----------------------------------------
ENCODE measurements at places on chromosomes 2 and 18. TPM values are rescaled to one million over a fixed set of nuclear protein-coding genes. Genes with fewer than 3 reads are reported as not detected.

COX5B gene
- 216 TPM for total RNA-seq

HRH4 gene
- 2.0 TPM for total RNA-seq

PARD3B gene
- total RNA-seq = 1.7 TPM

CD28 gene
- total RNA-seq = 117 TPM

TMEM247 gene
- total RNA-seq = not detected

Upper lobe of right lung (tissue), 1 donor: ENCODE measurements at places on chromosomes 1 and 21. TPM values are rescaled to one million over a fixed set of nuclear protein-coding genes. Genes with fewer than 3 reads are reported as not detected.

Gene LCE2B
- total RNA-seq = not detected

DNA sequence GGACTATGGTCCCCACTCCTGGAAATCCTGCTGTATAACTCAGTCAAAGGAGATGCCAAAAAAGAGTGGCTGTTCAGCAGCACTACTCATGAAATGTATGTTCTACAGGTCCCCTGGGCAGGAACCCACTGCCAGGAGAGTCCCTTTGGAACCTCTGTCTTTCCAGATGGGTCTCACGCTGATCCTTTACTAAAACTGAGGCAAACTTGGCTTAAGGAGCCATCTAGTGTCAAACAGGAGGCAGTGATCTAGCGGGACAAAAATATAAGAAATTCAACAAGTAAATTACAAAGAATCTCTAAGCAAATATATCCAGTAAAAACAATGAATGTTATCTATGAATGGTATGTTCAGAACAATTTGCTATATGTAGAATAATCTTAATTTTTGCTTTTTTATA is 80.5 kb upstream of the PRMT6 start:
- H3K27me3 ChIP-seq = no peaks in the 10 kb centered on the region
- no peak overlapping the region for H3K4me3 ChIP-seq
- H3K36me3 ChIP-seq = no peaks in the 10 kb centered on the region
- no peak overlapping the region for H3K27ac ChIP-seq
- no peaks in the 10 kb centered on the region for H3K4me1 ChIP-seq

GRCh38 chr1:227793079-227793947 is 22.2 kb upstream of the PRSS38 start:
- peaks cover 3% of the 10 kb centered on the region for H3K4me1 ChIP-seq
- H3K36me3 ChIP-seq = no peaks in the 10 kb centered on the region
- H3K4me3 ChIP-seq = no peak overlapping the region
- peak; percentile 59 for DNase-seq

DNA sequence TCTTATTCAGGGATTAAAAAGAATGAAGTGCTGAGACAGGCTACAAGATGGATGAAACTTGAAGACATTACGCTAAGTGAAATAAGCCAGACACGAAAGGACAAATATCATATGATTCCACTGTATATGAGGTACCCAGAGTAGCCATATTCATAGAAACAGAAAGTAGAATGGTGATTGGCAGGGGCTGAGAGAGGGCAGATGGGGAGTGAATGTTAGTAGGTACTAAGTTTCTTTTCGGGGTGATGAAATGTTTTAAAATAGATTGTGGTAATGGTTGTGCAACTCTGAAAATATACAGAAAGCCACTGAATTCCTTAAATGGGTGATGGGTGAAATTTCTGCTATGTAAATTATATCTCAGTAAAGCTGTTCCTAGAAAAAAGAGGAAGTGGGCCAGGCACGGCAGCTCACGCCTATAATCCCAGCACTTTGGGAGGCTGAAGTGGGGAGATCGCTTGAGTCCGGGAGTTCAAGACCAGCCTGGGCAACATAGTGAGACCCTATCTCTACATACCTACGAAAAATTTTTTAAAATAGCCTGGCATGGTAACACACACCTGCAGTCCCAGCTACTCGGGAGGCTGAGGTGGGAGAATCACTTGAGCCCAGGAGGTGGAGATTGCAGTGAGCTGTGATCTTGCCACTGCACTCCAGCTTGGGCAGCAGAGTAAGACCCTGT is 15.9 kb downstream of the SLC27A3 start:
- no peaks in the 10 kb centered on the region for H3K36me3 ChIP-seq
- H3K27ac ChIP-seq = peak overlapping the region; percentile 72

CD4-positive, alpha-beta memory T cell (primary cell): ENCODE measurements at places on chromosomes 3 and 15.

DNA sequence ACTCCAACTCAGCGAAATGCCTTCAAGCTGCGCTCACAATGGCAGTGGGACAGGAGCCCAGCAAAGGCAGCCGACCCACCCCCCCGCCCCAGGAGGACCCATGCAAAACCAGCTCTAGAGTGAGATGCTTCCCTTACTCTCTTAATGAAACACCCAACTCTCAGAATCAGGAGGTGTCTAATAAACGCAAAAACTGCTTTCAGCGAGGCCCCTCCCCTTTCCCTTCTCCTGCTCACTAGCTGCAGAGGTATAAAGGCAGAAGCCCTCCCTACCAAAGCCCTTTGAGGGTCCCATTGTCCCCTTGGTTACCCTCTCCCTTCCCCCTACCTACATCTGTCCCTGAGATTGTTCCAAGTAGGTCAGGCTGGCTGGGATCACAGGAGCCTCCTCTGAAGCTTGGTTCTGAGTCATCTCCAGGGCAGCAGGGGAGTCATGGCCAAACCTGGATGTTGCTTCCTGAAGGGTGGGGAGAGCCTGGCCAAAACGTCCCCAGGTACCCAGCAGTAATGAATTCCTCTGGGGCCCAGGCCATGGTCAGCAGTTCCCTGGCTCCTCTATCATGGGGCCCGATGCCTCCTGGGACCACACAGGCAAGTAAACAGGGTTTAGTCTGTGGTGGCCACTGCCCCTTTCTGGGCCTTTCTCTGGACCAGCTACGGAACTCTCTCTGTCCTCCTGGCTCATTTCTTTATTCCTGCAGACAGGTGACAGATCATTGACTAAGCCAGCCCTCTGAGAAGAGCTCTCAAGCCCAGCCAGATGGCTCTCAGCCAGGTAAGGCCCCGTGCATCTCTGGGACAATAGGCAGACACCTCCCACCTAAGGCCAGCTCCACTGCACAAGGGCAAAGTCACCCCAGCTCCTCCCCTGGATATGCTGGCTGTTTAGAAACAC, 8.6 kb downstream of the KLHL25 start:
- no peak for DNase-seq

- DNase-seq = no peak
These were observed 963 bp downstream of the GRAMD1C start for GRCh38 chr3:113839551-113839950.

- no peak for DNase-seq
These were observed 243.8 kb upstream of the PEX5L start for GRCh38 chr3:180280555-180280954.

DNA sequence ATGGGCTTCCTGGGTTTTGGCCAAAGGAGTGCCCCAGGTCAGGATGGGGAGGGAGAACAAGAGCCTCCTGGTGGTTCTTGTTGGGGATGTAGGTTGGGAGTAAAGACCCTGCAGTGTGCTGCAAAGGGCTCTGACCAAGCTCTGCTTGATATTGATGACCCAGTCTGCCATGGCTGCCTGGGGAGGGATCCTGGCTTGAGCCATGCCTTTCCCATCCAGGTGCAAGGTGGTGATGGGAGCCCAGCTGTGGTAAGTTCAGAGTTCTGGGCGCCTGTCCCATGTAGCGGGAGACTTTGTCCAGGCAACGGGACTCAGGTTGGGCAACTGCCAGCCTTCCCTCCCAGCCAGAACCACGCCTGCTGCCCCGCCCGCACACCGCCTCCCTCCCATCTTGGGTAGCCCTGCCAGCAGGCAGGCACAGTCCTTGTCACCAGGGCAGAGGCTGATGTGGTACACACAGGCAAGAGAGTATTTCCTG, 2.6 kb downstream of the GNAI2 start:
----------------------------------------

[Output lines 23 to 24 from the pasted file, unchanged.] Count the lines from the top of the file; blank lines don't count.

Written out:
- H3K36me3 ChIP-seq = no peaks in the 10 kb centered on the region
- H3K4me3 ChIP-seq = no peak overlapping the region